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    Re: Thomas Jefferson and Lunar Obs.
    From: Frank Reed
    Date: 2005 Apr 8, 18:10 EDT
    George H wrote:
    "I don't recall seeing any accounts of travellers being assisted by the
    observatory after their return, to correct lunar-based or Jupiter-based
    longitudes for errors in prediction. That's not to say it didn't happen,
    and I would welcome any references to it, if it did."
    Remember, a few weeks ago, George, when Matthew Flinders' cat came up in discussion??
    I followed up with his words on this very topic of correcting observed lunar longitudes with Greenwich observations... You even commented on the post as follows:
    "Frank's quote from Flinders about after-the-event correction of longitudes
    is indeed of great interest."
    But to save looking through the archives, here's the relevant passage again:
       "The publication in 1814 of a voyage commenced in 1801, and of which all
    the essential parts were concluded within three years, requires some
    explanation. Shipwreck and a long imprisonment prevented my arrival in England until
    the latter end of 1810; much had then been done to forward the account, and
    the charts in particular were nearly prepared for the engraver; but it was
    desirable that the astronomical observations, upon which so much depended,
    should undergo a recalculation, and the lunar distances have the advantage of
    being compared with the observations made at the same time at Greenwich; and in
    July 1811 the necessary authority was obtained from the Board of Longitude. A
    considerable delay hence arose, and it was prolonged by the Greenwich
    observations being found to differ so much from the calculated places of the sun and
    moon, given in the Nautical Almanacks of 1801, 2 and 3, as to make
    considerable alterations in the longitudes of places settled during the voyage; and a
    reconstruction of all the charts becoming hence indispensable to accuracy, I
    wished also to employ in it corrections of another kind, which before had been
     adopted only in some particular instances."
       --Matthew Flinders, 1814.
    Note that Flinders was correcting observations taken just a few years before the Lewis & Clark expedition.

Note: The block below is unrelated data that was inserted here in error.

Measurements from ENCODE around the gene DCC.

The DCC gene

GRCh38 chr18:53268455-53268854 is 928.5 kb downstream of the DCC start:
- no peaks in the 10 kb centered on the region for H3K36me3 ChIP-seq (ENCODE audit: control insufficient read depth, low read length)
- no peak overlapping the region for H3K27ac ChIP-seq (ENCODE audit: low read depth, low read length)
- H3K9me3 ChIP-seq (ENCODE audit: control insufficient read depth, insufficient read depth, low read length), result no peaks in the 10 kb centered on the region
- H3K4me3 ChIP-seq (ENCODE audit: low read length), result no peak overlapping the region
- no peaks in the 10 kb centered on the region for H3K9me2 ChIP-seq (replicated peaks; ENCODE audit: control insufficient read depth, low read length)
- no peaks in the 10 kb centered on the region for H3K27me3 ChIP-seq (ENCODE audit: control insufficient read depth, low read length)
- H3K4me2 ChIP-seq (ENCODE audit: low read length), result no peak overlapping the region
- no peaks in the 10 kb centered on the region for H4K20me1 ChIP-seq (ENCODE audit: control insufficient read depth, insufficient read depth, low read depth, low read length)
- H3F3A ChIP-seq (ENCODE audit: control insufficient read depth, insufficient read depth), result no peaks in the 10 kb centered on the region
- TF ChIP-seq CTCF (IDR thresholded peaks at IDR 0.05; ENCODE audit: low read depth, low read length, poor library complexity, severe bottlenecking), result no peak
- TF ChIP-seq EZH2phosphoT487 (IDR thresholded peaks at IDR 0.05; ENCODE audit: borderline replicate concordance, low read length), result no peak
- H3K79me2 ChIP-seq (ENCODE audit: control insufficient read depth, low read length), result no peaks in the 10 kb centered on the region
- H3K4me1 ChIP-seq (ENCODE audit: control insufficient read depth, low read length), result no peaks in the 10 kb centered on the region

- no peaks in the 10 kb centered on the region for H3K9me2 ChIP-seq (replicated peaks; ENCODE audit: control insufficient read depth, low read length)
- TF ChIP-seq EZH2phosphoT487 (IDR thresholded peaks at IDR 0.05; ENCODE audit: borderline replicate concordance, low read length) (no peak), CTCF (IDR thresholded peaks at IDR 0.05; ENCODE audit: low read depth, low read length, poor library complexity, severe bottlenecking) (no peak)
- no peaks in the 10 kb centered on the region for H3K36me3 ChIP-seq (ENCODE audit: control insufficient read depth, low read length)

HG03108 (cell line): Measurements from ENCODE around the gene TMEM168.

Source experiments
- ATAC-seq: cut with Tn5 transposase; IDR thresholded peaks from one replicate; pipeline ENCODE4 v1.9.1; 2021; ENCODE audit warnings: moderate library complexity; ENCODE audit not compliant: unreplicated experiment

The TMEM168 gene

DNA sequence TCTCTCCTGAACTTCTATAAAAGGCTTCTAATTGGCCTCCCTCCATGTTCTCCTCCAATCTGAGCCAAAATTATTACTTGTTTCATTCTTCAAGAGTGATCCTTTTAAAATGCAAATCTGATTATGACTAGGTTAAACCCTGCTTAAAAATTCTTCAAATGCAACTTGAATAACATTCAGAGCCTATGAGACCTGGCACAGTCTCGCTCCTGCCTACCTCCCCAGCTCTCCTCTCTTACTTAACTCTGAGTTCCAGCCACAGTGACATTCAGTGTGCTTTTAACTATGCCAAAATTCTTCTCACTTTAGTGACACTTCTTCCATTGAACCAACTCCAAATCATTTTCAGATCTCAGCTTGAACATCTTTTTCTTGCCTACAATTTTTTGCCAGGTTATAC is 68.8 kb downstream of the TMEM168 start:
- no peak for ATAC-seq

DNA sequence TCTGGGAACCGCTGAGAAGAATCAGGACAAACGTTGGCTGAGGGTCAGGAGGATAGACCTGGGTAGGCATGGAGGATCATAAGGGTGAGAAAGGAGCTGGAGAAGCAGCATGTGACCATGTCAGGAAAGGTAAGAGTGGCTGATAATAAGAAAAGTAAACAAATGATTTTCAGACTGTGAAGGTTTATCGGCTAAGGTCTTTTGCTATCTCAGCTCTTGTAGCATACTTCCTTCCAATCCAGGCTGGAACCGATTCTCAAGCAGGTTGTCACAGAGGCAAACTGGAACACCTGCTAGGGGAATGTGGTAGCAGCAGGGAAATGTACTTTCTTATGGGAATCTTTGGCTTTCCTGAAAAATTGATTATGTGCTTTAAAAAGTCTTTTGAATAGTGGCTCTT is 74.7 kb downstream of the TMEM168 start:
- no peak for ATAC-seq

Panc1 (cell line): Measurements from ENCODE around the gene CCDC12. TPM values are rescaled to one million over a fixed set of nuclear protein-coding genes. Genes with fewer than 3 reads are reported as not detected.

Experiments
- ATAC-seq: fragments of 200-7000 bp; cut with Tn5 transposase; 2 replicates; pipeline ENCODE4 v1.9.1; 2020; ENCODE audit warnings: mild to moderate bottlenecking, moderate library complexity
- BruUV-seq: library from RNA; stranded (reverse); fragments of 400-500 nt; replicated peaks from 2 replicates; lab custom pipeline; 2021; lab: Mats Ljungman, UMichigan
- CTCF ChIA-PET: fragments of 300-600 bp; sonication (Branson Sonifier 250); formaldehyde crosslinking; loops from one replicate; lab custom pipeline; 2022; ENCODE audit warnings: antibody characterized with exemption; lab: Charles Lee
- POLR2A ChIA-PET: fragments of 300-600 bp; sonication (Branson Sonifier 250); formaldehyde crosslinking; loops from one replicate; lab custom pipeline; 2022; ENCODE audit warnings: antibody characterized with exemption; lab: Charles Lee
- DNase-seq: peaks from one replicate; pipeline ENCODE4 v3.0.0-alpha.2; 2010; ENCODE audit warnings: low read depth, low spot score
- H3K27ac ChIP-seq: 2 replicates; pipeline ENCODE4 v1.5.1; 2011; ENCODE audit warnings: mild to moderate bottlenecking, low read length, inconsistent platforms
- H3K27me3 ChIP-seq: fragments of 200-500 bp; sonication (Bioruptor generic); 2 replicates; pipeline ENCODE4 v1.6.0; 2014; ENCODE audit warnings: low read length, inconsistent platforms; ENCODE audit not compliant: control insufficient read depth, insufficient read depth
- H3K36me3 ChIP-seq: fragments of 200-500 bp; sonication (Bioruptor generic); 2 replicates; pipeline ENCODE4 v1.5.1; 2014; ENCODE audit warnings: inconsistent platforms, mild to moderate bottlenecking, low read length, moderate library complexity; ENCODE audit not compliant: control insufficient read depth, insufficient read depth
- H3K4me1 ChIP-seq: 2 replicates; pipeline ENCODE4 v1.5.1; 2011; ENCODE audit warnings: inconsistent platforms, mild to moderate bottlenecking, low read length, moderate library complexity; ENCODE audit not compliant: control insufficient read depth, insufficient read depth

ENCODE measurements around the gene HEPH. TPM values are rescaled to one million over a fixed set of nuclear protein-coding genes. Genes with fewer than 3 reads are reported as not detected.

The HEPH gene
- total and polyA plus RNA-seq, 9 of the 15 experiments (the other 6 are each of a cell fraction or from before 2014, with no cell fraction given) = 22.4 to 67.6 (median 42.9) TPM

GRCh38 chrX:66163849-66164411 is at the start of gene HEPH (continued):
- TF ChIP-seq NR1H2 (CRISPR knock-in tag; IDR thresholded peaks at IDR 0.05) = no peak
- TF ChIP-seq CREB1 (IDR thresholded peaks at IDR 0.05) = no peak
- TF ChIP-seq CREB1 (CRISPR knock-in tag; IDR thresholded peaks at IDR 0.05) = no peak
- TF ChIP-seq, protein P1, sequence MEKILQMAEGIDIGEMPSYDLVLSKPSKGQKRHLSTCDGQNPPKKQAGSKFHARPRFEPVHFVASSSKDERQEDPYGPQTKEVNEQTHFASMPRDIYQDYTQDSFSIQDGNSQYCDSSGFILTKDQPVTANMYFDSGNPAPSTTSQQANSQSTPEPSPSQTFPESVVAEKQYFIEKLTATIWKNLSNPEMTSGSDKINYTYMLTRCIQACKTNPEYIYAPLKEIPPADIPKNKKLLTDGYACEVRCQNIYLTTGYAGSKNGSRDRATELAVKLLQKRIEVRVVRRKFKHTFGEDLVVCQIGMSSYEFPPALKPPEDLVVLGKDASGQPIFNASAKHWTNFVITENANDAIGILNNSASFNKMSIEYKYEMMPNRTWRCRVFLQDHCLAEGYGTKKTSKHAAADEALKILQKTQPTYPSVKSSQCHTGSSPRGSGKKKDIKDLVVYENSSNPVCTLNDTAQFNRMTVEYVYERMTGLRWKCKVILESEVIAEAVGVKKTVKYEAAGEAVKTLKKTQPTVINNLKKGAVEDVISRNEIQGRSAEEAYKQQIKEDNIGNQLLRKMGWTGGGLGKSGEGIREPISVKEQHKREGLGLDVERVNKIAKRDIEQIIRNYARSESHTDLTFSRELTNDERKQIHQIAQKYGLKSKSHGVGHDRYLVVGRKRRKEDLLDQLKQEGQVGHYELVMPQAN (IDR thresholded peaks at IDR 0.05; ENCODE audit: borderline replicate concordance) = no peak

And George wrote:
    "One difficulty arises from the English weather. Not only did the sky have
    to provide a clear view of the Moon, at the moment of local transit for the
    traveller, but to obtain a time correction from Greenwich, the sky would
    also have to be clear, at the moment of that transit, at the observatory."
    The discrepancy between the almanac data and the Moon's actual position appears to be rather slowly changing, over the course of a few days, so one observatory would probably suffice. Of course, you could always build two. The instruments required are specialized, but not impossibly expensive even for the young USA.
    And wrote:
    "Another difficulty arises from international politics of the time. Would
    American travellers, departing in 1803, be able to rely with confidence on
    future cooperation from the British Commissioners of Longitude?"
    I agree. It would have been reckless to depend on the political situation hence a local US observatory would have been much better. William Dunbar himself had a nice observatory down among the bayous of Louisiana back then.
    "I understand that available in America at that time was a local edition of
    the Nautical Almanac, and I would be interested to learn whether this was
    produced by agreement with the Board of Longitude, or whether it was a
    pirated copy."
    There were several by Blunt, Garnett, Patten published in America between about 1802 and 1855 (the latter date is when the "American Nautical Almanac" became available, as a subset of the "American Ephemeris & Nautical Almanac"). I've never seen the early American re-publications refered to as pirated in the same sense that Moore had been pirated by Blunt, for example. It does not appear that the UK Board of Longitude claimed any form of copyright over the data in the Nautical Almanac despite the fact that the data could potentially be used by an enemy. It would have been difficult to sustain international cooperation over the development of the science of navigation if the results were treated as proprietary.
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